ACCRA, Sept. 25 (Xinhua) -- Ghana has seen positive outcomes from the economic reform programs supported by the International Monetary Fund (IMF) after the first four months of implementation, the governor of the Bank of Ghana said here Monday.
The relatively high economic growth in the first and second quarters (Q1 and Q2) of the year, coupled with a stabilized exchange rate regime and lowering inflation, were the indicators pointing to a successful outcome of the program so far, said Ernest Addison during a press briefing after the latest meeting held by the monetary policy committee of Ghana's central bank to assess the economy.
Ghana's economy grew 3.2 percent in Q2, after recording a 3.3 percent growth in Q1, according to the Ghana Statistical Service, compared with a 1.5 percent growth target set in the IMF program.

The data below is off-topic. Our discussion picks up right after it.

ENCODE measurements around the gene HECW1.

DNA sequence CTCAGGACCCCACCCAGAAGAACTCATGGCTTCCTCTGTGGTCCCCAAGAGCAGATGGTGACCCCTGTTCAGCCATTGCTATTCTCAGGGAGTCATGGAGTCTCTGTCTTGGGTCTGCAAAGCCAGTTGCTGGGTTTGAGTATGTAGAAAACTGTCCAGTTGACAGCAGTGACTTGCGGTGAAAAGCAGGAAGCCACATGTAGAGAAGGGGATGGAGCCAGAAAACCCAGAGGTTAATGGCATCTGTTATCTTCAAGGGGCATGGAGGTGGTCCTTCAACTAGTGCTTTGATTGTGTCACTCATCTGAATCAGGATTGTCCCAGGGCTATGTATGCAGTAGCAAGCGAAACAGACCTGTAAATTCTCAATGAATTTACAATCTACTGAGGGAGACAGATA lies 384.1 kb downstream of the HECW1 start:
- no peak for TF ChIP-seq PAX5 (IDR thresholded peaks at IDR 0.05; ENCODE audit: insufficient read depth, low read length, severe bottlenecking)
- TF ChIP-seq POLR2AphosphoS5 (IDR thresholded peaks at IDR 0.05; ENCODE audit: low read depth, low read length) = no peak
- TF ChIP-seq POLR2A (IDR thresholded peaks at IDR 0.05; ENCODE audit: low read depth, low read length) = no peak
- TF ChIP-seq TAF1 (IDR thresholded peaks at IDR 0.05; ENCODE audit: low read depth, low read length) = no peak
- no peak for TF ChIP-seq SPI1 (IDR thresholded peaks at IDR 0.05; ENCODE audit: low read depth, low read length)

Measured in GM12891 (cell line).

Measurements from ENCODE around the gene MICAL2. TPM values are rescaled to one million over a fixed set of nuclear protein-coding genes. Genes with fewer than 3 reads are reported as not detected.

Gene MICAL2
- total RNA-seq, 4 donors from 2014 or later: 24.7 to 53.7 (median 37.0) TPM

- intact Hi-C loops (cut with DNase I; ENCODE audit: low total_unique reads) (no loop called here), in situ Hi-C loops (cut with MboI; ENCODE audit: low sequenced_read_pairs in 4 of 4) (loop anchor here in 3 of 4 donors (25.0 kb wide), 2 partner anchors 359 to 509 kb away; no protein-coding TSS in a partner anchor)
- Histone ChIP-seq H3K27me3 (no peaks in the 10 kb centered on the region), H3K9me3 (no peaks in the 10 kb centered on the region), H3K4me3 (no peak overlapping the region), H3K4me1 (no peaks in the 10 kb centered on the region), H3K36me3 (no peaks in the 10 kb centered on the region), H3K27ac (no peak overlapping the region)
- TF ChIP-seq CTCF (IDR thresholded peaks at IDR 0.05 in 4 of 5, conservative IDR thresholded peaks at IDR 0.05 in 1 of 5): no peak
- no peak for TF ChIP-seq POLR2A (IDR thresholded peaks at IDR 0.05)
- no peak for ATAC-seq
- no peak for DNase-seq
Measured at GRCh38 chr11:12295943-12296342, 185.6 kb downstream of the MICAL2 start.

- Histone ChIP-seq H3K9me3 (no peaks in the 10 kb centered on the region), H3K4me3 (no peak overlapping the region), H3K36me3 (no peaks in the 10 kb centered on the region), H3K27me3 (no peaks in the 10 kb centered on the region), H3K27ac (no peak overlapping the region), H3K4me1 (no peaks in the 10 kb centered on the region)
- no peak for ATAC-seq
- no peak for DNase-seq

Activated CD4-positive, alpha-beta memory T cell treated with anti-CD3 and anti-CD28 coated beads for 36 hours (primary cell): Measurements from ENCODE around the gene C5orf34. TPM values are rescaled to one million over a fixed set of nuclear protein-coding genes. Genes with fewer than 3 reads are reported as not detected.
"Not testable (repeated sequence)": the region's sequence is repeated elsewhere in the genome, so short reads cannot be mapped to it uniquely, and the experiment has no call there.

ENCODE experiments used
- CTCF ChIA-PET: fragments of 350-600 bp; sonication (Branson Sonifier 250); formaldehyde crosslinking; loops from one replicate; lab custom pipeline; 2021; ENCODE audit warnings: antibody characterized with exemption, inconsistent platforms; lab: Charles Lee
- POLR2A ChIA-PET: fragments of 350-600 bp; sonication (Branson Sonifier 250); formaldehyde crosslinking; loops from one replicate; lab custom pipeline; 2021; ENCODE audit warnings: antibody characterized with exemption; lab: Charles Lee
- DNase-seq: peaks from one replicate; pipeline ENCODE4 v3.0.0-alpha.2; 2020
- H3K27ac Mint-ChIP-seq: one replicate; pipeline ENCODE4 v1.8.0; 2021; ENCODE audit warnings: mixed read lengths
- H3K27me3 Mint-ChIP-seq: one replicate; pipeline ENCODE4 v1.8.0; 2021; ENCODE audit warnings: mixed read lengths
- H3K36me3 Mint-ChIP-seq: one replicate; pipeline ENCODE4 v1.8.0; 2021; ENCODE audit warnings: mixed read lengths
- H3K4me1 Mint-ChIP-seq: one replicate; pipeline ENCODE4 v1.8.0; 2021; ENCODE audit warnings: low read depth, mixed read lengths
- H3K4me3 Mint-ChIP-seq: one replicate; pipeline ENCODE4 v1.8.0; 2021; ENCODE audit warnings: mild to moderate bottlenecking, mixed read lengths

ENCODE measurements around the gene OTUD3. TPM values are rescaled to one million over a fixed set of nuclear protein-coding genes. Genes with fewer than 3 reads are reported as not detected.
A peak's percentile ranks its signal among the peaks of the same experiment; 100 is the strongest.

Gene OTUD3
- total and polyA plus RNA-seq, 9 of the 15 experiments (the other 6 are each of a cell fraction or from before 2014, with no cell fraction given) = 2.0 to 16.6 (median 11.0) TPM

Addison added that the central bank's confidence survey also indicated an improvement in consumer and business sentiments, which is expected to continue for the rest of the year in line with improving macroeconomic conditions.
"We are projecting possibly a 3.0 percent growth this year, almost double the projected growth rate under the IMF program," the governor said.
Ghana, the world's second-largest cocoa producer and an exporter of fossil fuels, has been battling chronic economic challenges. In May, the West African country secured a three-year IMF bailout package of 3.0 billion U.S. dollars in the hope of reducing inflation and currency depreciation and reviving its economy. ■